If you are seeking top engineering talent then look no further than the U.S. Navy. From their Nuclear Program to high-tech navigation and weapons, shipboard training and experience offers a direct skill connection with your plant or facility. Some of the vocations we place shipboard engineers into include:
- Power Generation: Of course Navy ships generate their own power and the plant technicians and engineers can plug into conventional and or nuclear power generation facilities.
- Process Engineering: Navy Engineers go through extensive course work and while some possess Engineering Degrees, those who do not have received specialty training in core engineering disciplines to perform shipboard duties. Process and continuous improvement are areas where these engineering skills, as well as military leadership, deliver the “perfect storm” of improvement results.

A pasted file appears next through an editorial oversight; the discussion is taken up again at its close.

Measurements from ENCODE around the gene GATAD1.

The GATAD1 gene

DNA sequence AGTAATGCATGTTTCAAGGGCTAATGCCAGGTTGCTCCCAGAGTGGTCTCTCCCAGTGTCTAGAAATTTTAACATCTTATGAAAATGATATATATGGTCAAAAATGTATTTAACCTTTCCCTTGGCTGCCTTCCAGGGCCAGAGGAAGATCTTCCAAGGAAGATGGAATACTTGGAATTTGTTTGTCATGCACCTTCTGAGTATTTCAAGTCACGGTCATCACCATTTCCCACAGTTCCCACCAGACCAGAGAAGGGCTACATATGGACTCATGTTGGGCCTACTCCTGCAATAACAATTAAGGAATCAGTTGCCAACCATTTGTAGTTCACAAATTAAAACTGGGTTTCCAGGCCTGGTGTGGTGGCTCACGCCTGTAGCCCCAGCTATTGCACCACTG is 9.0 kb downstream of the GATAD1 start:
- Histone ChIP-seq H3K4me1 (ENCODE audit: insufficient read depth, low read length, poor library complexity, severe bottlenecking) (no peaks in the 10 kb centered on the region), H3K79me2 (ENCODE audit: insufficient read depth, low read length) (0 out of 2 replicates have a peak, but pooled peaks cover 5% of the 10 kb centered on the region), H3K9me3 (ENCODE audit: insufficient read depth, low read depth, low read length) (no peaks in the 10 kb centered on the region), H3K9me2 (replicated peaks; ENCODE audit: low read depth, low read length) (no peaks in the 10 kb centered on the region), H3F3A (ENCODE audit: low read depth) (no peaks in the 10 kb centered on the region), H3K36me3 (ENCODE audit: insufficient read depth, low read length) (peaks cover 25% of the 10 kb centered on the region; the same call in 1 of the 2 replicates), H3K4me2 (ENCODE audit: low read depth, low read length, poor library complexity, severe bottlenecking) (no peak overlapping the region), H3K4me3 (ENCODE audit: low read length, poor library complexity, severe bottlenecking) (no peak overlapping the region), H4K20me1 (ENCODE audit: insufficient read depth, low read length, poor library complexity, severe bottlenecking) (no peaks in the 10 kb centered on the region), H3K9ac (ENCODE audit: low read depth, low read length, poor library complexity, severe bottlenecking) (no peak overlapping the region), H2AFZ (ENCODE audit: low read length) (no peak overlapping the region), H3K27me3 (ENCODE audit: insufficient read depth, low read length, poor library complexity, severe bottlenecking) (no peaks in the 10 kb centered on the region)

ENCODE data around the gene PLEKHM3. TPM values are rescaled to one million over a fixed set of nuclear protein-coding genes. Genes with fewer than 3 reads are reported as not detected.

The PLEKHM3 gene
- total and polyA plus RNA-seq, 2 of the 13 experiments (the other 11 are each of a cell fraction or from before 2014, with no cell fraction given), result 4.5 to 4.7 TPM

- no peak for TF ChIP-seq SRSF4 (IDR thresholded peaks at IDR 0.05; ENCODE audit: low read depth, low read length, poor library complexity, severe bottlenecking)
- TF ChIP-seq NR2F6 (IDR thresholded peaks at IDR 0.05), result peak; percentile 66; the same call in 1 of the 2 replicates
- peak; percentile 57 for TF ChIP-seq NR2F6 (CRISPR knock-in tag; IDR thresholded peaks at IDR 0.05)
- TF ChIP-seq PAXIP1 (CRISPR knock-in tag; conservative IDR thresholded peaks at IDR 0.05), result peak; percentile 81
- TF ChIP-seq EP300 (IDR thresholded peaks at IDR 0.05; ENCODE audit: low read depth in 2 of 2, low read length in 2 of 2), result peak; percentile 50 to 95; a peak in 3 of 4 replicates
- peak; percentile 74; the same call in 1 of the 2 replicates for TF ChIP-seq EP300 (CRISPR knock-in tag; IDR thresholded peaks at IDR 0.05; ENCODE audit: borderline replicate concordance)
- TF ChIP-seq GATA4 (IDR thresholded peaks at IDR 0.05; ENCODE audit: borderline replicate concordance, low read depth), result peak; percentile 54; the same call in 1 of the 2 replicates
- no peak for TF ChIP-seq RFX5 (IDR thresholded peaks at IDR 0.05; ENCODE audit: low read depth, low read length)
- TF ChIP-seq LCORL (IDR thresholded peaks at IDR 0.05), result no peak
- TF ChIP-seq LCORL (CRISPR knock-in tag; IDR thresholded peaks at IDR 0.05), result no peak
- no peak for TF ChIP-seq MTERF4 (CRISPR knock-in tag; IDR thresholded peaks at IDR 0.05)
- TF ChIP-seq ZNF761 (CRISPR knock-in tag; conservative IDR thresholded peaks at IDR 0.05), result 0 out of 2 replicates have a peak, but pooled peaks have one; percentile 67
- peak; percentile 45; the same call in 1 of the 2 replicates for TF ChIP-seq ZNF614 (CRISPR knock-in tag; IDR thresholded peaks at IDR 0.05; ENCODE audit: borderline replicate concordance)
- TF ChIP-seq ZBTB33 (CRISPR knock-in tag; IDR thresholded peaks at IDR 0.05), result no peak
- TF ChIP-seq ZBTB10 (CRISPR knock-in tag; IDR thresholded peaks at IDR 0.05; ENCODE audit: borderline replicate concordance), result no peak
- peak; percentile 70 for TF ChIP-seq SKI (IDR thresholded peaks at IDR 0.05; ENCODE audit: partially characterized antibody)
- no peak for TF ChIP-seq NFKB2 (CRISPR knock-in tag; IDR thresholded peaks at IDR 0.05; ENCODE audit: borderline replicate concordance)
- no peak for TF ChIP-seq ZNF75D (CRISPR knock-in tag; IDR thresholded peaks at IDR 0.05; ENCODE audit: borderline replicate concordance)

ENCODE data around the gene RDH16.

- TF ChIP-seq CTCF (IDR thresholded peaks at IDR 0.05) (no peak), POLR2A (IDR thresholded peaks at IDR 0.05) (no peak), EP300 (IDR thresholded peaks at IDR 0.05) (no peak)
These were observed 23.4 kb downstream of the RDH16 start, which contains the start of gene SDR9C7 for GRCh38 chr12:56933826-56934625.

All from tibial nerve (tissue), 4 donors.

- Environmental Health and Safety: Everyone on a ship or submarine receives at least a base level of training in EVH&S. Ships and especially subs are contained environments where chemical safety, space egress and volatility are always a concern. All Navy candidates receive basic hazardous materials training.
Resourcefulness is also a hallmark of the Navy Engineer. Many times, he or she is not able to call for assistance when they are thousands of miles at sea – they must find a way to solve the challenge / fix the gear. This capability and drive are other reasons why Navy Engineers are sought after by civilian employers.
Image courtesy Jonathan James
P. S. I don’t want to neglect to mention out that Bradley-Morris also works with members of the U.S. Coast Guard. They likewise work in shipboard environments and have many of the same tangible qualities and engineering career fields as the Navy.